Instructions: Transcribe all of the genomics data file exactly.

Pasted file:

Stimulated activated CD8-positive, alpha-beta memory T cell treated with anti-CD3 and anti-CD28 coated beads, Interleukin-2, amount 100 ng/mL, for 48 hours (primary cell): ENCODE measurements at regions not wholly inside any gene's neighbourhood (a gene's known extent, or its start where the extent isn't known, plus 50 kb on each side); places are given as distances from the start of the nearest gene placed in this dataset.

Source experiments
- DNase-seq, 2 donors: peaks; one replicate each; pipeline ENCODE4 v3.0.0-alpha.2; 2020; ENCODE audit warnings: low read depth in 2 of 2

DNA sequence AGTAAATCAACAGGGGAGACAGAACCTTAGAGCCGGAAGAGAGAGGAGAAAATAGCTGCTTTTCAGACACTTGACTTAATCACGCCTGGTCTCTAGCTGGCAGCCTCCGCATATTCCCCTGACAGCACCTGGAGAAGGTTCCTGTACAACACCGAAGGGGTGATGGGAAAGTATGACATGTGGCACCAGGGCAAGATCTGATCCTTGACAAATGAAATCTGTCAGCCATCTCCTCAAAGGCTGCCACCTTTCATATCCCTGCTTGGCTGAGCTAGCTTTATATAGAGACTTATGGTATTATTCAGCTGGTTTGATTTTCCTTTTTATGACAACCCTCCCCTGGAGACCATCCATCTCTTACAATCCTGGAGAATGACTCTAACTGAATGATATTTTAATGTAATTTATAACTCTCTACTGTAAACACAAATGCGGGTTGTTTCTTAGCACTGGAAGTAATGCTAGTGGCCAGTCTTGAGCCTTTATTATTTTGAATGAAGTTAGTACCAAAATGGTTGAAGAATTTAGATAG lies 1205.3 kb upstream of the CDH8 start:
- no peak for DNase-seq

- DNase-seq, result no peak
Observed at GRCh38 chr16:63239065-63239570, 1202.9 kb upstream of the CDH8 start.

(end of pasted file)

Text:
Stimulated activated CD8-positive, alpha-beta memory T cell treated with anti-CD3 and anti-CD28 coated beads, Interleukin-2, amount 100 ng/mL, for 48 hours (primary cell): ENCODE measurements at regions not wholly inside any gene's neighbourhood (a gene's known extent, or its start where the extent isn't known, plus 50 kb on each side); places are given as distances from the start of the nearest gene placed in this dataset.

Source experiments
- DNase-seq, 2 donors: peaks; one replicate each; pipeline ENCODE4 v3.0.0-alpha.2; 2020; ENCODE audit warnings: low read depth in 2 of 2

DNA sequence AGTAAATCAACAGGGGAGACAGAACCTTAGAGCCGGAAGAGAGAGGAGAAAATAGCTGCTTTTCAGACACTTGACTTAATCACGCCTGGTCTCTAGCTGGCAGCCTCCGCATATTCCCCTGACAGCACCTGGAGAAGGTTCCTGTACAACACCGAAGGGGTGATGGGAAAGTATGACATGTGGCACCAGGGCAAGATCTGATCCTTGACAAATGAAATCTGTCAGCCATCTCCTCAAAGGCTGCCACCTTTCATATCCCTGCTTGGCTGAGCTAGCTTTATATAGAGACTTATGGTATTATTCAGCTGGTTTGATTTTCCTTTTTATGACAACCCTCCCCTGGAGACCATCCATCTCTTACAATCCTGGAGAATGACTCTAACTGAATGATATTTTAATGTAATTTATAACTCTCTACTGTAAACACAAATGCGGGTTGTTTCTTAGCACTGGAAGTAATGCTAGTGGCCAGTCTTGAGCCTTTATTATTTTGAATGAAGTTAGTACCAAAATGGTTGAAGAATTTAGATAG lies 1205.3 kb upstream of the CDH8 start:
- no peak for DNase-seq

- DNase-seq, result no peak
Observed at GRCh38 chr16:63239065-63239570, 1202.9 kb upstream of the CDH8 start.